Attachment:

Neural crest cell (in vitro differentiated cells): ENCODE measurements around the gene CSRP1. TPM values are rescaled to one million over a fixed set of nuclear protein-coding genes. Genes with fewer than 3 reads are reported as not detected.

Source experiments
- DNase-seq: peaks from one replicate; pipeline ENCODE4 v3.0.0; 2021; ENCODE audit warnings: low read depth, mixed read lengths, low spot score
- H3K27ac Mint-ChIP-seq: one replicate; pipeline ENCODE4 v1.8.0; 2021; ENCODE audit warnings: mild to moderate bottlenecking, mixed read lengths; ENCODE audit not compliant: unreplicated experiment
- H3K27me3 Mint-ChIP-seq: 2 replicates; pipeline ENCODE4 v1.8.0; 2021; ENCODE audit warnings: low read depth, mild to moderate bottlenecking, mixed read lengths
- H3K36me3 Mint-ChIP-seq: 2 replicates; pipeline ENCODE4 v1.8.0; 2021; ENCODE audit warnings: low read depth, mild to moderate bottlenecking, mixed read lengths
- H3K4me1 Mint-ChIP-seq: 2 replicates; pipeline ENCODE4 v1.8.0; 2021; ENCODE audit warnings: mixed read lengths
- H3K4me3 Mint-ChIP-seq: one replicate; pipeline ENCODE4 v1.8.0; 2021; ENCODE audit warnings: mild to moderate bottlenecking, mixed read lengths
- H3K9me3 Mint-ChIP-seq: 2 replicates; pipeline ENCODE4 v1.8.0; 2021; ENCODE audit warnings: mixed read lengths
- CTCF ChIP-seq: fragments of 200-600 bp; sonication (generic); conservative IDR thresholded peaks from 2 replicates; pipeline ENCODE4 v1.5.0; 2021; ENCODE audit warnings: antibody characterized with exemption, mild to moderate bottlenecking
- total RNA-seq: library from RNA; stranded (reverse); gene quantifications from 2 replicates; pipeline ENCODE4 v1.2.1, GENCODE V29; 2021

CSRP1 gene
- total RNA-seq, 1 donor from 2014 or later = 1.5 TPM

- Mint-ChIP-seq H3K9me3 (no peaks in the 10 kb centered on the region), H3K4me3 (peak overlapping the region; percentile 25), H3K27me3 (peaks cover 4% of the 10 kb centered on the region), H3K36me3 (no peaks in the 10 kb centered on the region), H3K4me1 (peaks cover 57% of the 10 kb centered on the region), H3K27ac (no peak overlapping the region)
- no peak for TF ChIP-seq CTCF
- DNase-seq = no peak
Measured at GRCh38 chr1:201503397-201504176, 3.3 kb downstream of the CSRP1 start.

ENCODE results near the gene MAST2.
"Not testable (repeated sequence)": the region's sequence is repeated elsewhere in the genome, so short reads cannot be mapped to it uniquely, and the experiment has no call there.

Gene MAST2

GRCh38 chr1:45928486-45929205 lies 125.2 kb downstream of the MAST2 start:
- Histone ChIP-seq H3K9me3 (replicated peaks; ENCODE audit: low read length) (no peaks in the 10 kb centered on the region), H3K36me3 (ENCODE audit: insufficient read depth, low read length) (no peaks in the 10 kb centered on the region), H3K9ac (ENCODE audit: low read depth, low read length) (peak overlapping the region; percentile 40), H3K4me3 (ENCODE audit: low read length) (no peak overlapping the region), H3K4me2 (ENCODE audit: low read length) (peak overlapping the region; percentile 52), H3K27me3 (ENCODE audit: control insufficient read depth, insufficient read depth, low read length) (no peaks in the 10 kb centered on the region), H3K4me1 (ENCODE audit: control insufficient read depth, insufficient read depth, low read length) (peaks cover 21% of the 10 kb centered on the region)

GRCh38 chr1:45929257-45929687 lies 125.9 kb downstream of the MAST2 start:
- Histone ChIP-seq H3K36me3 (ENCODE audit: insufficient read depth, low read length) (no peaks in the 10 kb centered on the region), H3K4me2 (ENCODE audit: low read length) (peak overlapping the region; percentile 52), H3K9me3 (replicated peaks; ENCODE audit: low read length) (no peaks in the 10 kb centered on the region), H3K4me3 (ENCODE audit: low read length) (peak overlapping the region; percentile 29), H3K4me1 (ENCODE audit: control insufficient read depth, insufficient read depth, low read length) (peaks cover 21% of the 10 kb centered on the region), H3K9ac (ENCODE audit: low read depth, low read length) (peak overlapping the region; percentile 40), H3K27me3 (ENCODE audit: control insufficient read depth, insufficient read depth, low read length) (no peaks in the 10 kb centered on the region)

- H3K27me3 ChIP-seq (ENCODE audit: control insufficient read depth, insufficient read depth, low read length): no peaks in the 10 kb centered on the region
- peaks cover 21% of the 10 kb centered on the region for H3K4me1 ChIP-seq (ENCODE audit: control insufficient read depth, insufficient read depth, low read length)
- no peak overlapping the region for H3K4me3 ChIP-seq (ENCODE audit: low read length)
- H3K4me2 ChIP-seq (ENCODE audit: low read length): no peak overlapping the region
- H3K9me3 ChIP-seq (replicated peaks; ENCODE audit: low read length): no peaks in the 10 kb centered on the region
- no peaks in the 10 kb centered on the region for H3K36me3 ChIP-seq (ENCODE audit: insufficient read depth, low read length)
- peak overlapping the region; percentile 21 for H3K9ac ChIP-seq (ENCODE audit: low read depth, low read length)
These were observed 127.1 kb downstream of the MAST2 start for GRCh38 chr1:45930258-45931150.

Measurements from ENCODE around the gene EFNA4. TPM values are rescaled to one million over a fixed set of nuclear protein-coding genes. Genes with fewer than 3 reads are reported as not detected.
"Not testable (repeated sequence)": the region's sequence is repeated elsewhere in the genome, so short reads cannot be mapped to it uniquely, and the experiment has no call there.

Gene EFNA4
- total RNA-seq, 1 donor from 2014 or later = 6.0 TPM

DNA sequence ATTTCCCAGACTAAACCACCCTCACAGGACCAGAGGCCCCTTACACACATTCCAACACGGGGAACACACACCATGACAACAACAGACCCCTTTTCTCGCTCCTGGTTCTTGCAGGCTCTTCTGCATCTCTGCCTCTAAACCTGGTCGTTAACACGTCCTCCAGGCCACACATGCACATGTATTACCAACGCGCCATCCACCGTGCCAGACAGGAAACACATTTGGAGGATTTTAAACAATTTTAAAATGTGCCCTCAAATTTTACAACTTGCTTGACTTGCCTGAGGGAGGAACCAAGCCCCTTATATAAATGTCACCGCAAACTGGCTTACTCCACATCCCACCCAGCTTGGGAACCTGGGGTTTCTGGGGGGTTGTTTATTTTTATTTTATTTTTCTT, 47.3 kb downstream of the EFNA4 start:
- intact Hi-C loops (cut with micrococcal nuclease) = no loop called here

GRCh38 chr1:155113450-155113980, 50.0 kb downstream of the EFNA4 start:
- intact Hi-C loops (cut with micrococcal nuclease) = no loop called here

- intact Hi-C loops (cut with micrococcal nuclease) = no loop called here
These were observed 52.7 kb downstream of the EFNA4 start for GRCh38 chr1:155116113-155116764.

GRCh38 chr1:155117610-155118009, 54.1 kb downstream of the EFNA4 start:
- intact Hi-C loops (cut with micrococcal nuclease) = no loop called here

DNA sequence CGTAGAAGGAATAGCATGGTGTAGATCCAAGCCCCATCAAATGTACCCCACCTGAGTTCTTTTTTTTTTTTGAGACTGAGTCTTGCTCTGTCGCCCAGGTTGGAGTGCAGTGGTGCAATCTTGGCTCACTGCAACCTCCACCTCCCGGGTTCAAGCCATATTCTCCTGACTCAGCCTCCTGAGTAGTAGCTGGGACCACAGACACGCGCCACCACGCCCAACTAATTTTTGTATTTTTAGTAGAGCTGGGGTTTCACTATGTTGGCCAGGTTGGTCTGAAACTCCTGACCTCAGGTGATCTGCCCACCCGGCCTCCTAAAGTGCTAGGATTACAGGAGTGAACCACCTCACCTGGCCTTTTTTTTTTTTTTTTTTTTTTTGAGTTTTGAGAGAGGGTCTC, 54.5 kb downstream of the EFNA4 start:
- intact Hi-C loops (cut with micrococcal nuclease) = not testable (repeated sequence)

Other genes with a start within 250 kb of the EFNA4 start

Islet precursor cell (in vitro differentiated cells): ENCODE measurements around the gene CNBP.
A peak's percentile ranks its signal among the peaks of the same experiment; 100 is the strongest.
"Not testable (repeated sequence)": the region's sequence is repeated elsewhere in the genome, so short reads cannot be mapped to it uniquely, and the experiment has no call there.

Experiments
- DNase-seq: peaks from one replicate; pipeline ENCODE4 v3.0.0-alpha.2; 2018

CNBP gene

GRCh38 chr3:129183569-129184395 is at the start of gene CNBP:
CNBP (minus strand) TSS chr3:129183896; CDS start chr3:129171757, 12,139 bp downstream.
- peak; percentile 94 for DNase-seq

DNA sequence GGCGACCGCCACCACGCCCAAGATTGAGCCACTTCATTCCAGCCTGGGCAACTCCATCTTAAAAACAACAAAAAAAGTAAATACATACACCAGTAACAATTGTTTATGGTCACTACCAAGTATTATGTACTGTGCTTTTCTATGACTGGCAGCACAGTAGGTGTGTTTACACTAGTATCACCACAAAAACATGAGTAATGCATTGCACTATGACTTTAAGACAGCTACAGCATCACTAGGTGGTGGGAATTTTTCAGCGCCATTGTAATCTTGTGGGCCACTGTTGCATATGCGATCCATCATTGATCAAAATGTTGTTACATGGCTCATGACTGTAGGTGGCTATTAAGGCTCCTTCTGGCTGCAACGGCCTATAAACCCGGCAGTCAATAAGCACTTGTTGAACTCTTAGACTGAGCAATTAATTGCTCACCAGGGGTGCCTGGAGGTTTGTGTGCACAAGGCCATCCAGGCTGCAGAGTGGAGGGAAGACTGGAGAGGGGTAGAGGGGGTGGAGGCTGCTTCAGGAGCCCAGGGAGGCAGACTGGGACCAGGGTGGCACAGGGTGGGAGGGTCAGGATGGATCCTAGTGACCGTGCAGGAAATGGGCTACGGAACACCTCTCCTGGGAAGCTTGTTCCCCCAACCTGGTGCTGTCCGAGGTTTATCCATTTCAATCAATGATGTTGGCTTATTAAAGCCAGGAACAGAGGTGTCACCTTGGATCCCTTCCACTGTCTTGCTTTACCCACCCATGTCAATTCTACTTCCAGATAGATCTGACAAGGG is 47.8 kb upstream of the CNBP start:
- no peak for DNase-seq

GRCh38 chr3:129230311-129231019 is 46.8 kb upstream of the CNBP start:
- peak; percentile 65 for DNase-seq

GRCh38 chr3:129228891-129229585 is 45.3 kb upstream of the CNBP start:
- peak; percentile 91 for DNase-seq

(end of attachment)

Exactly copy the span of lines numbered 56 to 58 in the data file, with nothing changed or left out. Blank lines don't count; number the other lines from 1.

- peak; percentile 94 for DNase-seq

DNA sequence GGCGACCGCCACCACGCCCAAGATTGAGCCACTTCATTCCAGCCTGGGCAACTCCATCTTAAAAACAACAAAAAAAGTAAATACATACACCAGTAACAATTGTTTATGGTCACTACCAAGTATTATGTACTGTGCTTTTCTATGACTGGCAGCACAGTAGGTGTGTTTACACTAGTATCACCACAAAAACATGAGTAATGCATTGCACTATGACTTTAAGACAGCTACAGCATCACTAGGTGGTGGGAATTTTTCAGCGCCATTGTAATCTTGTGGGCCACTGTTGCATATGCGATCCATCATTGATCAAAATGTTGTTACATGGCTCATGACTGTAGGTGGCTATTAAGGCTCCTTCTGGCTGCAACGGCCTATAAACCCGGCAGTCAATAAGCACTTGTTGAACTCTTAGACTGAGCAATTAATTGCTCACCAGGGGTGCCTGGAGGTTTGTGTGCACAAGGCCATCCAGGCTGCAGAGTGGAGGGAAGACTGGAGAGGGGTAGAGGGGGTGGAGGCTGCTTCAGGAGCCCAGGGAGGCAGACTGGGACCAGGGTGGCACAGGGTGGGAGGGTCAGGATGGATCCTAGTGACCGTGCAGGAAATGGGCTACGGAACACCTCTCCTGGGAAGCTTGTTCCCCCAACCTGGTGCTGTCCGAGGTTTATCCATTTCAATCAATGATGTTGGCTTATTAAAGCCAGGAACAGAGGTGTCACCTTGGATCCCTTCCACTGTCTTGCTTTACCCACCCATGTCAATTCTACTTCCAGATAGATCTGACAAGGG is 47.8 kb upstream of the CNBP start:
- no peak for DNase-seq